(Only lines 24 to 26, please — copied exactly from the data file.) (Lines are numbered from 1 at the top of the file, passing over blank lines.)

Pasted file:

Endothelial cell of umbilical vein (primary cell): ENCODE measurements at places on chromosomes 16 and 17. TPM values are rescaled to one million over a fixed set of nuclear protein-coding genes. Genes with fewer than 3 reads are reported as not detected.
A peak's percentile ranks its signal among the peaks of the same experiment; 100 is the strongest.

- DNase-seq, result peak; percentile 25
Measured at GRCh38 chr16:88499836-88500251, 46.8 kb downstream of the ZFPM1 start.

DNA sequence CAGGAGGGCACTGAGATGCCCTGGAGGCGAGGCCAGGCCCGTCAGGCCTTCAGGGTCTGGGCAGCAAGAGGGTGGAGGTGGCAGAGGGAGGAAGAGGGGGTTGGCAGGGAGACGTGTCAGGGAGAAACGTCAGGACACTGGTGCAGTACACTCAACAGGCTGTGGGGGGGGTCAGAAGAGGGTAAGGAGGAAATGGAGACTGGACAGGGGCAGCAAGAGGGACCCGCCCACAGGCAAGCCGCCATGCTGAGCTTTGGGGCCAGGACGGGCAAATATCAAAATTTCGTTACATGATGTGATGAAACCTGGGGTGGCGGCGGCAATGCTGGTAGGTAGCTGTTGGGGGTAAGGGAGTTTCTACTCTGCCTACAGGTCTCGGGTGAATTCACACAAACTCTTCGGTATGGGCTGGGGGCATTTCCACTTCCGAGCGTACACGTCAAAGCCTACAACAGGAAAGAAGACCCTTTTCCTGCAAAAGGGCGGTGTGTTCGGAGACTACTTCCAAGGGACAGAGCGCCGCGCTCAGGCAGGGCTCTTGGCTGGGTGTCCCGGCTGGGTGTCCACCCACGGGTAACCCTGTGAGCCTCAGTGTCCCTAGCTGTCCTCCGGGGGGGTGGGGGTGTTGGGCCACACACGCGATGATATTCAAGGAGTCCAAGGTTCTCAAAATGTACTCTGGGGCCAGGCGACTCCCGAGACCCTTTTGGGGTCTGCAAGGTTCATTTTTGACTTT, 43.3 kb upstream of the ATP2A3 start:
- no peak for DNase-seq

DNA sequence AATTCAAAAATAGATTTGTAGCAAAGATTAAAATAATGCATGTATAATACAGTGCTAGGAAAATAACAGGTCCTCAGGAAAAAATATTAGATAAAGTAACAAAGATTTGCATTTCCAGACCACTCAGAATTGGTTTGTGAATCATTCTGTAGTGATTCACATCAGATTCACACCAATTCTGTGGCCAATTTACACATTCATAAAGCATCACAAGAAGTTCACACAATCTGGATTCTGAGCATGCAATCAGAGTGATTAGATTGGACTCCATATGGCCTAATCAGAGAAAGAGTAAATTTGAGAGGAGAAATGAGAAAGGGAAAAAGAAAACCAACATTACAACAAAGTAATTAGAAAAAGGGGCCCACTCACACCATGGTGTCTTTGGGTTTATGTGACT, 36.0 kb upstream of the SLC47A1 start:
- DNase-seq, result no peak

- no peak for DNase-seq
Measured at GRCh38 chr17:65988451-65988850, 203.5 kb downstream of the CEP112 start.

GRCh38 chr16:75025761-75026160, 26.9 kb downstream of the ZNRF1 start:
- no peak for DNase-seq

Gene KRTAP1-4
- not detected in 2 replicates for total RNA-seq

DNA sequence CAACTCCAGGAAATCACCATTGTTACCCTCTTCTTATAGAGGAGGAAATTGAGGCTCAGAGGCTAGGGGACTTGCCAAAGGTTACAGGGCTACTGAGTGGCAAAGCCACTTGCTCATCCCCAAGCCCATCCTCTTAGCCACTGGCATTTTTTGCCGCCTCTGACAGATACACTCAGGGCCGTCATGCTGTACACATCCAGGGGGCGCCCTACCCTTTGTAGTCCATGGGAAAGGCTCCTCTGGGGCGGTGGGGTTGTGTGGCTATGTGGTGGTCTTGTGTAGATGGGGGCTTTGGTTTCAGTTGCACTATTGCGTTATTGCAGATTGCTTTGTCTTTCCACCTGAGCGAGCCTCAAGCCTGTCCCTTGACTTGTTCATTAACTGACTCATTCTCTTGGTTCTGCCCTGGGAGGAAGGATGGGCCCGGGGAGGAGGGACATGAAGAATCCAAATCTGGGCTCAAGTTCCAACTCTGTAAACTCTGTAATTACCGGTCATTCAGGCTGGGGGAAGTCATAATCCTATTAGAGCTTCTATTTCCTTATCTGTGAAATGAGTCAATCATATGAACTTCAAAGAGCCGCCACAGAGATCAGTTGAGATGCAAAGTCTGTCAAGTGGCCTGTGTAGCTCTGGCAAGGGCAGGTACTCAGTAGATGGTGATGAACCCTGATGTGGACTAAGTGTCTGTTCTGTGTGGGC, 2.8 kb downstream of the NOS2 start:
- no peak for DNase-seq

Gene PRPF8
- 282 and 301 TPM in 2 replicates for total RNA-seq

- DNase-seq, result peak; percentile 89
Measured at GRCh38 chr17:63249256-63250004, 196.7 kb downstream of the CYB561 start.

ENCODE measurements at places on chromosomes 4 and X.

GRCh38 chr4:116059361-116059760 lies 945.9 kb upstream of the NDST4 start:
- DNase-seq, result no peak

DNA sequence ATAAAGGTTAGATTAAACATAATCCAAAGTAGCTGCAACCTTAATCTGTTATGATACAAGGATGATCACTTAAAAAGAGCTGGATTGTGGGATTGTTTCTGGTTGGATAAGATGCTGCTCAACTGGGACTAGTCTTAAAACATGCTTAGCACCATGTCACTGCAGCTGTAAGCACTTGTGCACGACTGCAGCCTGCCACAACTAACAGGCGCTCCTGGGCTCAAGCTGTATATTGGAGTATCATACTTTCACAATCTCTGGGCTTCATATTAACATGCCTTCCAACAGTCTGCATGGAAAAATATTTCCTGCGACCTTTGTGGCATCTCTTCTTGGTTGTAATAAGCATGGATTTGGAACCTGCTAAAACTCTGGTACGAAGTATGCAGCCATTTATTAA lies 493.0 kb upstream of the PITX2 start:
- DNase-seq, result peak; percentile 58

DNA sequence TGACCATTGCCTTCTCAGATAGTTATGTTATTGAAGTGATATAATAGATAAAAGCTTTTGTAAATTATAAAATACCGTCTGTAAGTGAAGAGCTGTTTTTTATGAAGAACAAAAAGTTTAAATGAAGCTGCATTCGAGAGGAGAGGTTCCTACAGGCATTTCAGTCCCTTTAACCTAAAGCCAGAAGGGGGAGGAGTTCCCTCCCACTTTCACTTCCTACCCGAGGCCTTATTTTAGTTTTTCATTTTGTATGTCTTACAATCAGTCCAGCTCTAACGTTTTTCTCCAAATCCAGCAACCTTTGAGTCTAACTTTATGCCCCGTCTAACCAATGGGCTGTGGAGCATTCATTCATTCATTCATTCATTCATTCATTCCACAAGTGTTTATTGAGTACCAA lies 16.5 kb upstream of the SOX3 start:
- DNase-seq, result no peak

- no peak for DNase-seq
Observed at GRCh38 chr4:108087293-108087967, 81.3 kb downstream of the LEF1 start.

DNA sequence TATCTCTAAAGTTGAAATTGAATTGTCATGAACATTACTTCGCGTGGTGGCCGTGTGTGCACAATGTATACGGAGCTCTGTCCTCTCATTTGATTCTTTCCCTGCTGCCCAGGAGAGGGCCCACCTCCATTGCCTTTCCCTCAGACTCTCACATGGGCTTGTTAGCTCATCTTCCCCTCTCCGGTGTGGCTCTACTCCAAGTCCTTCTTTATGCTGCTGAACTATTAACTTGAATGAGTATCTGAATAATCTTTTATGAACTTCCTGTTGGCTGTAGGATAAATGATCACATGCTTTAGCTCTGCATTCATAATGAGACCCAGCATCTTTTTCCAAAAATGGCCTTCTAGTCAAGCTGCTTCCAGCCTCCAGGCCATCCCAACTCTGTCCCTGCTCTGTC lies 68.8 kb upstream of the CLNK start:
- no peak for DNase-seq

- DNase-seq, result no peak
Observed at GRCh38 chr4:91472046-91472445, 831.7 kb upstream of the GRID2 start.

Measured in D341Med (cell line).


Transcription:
DNA sequence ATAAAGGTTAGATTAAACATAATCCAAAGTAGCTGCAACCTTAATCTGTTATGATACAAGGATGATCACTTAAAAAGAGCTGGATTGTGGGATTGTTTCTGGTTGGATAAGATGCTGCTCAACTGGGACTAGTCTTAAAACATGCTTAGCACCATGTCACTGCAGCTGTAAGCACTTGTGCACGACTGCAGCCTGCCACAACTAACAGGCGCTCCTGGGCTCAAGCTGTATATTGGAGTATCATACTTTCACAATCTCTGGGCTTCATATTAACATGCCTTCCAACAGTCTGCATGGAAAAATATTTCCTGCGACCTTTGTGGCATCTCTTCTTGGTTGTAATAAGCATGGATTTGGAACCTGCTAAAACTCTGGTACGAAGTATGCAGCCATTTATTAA lies 493.0 kb upstream of the PITX2 start:
- DNase-seq, result peak; percentile 58

DNA sequence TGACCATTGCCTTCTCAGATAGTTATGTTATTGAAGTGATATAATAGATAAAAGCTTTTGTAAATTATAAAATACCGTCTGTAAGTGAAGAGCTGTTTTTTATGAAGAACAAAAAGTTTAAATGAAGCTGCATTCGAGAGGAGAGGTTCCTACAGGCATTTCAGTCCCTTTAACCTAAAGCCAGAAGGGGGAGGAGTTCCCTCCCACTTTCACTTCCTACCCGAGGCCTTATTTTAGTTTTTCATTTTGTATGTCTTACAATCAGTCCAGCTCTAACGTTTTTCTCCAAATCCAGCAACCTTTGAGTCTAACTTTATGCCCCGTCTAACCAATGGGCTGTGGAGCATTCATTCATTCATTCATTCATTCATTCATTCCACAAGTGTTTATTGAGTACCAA lies 16.5 kb upstream of the SOX3 start: